In 1 Cor. 10:28, there are various possible scenarios about the possible identity of “someone” who says, “This has been offered in sacrifice [to an idol],” but choosing among them does not really matter. As soon as the statement is made, the invited Christian cannot eat, both as a matter of covenant loyalty to Christ and as a consistent witness to others. His choice is determined for the good of the others, or, you might say, for the good of the gospel. The focus on others is made explicit in verse 29a: “I am referring to the other person’s conscience, not yours.”

The interpretation of 1 Cor. 10:29b–30 is disputed. Keep in mind that the Greco-Roman world was far more focused on public honor and shame than we are today. We next present Thiselton’s views[3] in simplified form. Paul has dealt with some common situations in the previous verses. but now he imagines “the strong” to be dissatisfied with having their freedom limited by the opinions of others. After all, “the strong” know that idols are nothing and feel they should be able to eat meat in a neutral setting, such as a home, even though someone says, “This has been offered in sacrifice.” With this background in mind, “the strong” are saying inwardly, “Why is my freedom being judged by another’s conscience?” (1 Cor. 10:29b). Paul intends this rhetorical question to force “the strong” to rethink their position in light of what comes next.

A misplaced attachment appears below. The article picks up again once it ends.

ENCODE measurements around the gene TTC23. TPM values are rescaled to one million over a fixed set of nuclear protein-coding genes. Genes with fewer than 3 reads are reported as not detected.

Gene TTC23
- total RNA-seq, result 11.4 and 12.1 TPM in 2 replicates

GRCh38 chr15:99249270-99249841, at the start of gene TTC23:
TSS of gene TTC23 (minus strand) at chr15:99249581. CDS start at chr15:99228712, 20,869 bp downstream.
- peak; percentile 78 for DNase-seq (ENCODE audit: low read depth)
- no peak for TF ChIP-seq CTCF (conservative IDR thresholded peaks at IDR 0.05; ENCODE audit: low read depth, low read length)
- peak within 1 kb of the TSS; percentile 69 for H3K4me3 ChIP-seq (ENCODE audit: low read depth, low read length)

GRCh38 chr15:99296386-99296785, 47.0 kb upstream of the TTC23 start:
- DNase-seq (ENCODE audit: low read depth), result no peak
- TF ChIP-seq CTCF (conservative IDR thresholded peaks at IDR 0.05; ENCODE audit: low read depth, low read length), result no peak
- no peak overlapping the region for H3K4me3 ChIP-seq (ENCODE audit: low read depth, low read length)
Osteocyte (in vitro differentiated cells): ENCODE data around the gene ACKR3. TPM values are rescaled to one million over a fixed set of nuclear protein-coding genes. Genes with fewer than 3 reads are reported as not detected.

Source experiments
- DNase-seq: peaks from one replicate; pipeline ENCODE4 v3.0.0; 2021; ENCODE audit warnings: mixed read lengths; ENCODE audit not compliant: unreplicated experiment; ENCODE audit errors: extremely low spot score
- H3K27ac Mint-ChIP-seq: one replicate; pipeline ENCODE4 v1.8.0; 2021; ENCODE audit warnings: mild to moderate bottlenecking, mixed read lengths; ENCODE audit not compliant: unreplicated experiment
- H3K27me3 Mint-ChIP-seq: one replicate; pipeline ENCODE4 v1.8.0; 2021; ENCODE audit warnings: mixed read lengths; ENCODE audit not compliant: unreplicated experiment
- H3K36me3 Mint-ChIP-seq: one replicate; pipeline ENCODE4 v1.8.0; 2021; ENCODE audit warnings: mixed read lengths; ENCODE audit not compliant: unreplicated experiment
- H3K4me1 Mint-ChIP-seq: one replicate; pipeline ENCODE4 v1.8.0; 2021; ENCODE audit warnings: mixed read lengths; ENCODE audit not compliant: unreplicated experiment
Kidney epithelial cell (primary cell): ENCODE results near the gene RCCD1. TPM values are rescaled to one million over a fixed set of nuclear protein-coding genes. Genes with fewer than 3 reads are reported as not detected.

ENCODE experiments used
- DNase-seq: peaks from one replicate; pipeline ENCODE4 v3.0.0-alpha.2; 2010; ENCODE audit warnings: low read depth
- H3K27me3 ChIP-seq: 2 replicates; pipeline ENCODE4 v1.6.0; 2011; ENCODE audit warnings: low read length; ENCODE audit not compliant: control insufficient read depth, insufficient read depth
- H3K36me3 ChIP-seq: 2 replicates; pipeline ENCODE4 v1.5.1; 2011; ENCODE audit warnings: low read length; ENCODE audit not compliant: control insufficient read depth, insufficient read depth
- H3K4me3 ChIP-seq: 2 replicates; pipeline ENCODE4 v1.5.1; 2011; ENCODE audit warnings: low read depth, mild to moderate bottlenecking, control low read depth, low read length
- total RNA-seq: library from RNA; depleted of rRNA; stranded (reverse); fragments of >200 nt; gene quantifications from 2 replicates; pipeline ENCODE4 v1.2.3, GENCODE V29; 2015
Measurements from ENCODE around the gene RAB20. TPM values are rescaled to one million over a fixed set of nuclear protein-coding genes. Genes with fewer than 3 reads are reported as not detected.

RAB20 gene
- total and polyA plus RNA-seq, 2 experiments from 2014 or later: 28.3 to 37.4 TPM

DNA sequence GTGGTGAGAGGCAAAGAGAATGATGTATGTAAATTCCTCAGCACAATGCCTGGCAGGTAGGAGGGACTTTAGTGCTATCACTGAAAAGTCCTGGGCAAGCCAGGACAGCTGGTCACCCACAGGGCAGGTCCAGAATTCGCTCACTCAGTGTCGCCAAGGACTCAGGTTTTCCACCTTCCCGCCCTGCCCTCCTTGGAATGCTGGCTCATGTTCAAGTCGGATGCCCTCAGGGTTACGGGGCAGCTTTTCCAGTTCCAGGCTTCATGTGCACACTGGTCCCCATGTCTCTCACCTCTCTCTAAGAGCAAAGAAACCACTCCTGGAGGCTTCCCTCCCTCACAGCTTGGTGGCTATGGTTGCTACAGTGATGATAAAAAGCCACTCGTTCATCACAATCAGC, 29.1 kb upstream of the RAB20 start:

Thiselton’s translation of 1 Cor. 10:30 reveals the thorns hidden in the green grass of “the strong’s” freedom-from-concern-for-others: “Well, if I take part in a meal with thanksgiving, why should I suffer defamation of character over that for which I, at least, give thanks?”[4] When “the strong” plunge ahead and eat the meat sacrificed in the idol temple, both unbelievers and other Christians will shame them with their inconsistent behavior; they claim faith in Christ but then behave with disloyalty in eating food sacrificed to an idol. As a result, “the strong” will experience “defamation of character” when others revile them.

For these reasons, Thiselton sums up in the following way:

Paul’s meaning on this basis would be: what would be the advantage of my exercising my freedom if I thereby suffer defamation of character? If it genuinely does not matter whether I eat or not, why choose the path that raises unnecessary difficulties? What is the point of “freedom” if I cannot choose not to cause problems?[5]

In our next post, Paul will provide a fitting conclusion to the argument he has developed in chapters 8–10. You can be certain it will involve the Man for Others, Jesus Christ.